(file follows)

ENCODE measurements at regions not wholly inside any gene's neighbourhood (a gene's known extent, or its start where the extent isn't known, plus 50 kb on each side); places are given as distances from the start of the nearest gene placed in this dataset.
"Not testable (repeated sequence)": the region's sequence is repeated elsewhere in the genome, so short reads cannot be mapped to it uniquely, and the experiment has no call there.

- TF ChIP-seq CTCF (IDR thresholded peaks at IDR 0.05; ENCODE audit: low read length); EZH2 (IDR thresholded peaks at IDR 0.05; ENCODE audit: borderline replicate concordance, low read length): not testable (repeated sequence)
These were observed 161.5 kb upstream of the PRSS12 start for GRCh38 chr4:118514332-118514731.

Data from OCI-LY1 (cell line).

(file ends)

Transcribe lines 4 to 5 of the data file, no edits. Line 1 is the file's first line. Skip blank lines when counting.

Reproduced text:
These were observed 161.5 kb upstream of the PRSS12 start for GRCh38 chr4:118514332-118514731.

Data from OCI-LY1 (cell line).